Last week, a group of 15 high-school students from across Israel traveled to Paris, as part of the ‘Young Ambassadors Project’ as advocates for the State of Israel. Their mission also included to forge a bridge with their European peers.
The Project was led by The Israeli Jewish Congress (IJC), together with the Academy for Multidisciplinary Excellence Program (Academy) in Israel. The kids, aged 16 and 17, came from diverse backgrounds and from throughout the country, but all united in their desire to represent a positive image of their country and to connect with their fellow students.
The aim of the Project is to train the next generation of Israeli Jewish leaders how to be better advocates for the State of Israel and leaders in their own communities.
A group of dedicated experts from the Academy, in support with the IJC, teach the select group of promising students a mixture of substantive skills, such as Zionism, the Middle East conflict, democracy, Jewish heritage and about Israel as a modern innovative nation, together with personal skills such as leadership, how to communicate and debate, social entrepreneurship, creative thinking and the art of diplomacy.
The five-day trip to Paris was the culmination of an intensive two year training program, allowing the students to put some of these new-found skills into practice.
While in Paris, the students met with their French high-school counterparts, learnt about the issues and challenges facing the French Jewish community and were received by leaders of the local Jewish community.
In addition, the students were also interviewed by local and international press and had a special reception at the French National Assembly and Senate. The Embassy of Israel in Paris also met with the students, and was instrumental in their support for the Project and helping the students put these skills into practice.
IJC President and Co-Founder, Vladimir Sloutsker, says “the IJC is proud to lead this Project, together with the Academy for Multidisciplinary Excellence Program in Israel,” adding “we look at this as an indispensable investment in the future leadership of the State of Israel and the Jewish people.”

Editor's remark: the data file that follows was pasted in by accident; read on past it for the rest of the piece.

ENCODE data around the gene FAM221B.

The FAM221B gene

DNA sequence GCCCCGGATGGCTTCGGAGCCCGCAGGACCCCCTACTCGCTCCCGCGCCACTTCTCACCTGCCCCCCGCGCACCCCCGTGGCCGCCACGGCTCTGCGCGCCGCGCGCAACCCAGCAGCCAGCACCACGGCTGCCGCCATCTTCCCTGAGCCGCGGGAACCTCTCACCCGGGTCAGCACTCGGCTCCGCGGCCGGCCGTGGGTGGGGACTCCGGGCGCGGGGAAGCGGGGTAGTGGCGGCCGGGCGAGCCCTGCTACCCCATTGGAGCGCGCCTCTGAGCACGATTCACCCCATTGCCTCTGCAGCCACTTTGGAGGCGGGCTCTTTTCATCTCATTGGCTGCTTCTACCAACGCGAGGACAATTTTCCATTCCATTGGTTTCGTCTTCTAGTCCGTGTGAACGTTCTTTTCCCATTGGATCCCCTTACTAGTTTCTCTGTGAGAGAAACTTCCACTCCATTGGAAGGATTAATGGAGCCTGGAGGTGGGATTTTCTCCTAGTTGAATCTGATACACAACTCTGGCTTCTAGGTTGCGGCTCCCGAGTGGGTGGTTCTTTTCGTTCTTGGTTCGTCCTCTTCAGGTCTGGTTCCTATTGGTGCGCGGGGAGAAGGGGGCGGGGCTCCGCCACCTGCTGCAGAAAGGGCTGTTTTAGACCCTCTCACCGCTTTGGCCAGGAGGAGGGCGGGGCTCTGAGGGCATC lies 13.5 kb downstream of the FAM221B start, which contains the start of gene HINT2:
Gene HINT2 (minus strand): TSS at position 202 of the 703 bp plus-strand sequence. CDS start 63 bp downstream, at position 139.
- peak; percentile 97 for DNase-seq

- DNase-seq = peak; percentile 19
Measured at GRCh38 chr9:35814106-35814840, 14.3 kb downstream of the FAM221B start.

For this reason, the IJC has identified this Project as a flagship program, combining what Sloutsker says are two of the principal goals of the organization: the promotion and support of Israel in the international community, especially in Europe, and equipping the next generation of young leaders with the necessary skills to become future advocates for Israel and the Jewish people.
The Academy is headed up by Ambassador Yitzhak Eldan, who had a distinguished 41-year career as a diplomat in Israel’s Ministry of Foreign Affairs, including 7 years as the Chief of Protocol and as Israel’s Ambassador to Denmark and UNESCO.
Amb. Eldan says that “today, as an active retire diplomat, I regard it as a Zionist mission to transfer my knowledge and experience to young and brilliant Israeli students”, whom he describes as “the future leaders of our nation.” The Academy’s mission, he says, “is to prepare Israeli youth to the challenges facing Israel abroad”, including in the “struggle for a better image of Israel.”
Amb. Eldan also adds that the cooperation between the Academy and the IJC is “of great importance”, especially because IJC recognizes Israeli youth as “an essential sector in its effort to strengthen the ties between Israel and European Jewry.”
Asked why they joined this Project, the students said at a group session at the end of the trip, it was “in order to convey to others abroad how beautiful our country is and how it is not so different from other countries in the world.”
These kids, whose intelligence, passion and Zionism belies their youthful age, added “we also wanted to create a connection and to form a bridge between Israeli adolescents and others from around the world that would be based on solidarity, open-mindedness, acceptance of different cultures and equality.”
The students also understand being a ‘young ambassador’ is not just about diplomacy and politics, but in their own words “it is also about being a human being” and learning important skills such as “leadership and being able to communicate effectively.”
In many ways this Project was a pilot; an attempt to forge real, meaningful and deep links between Israeli teens and their European counterparts, starting in France, but ultimately throughout other parts of Europe as well.
We recognize that, although still in high school, these students will soon have to join the IDF, study, work and travel abroad – and all this in a day and age when social media permeates almost every aspect of our lives.
During this time, they will undoubtedly encounter people seeking to attack the very legitimacy of their nation and the Jewish people, while being presented with innumerable opportunities to shape the image of Israel for which they seek to strive for.
Not all the students will become diplomats, but all will become ‘ambassadors’ for the State of Israel and the Jewish people. Therefore, it is vital to equip them with the skills today that will make them leaders tomorrow.
But without doubt, the strongest endorsement for this Project is from the students themselves, who said “we have deep faith in the changes the youth can make!”
Arsen Ostrovsky is the Director of Research at The Israeli-Jewish Congress.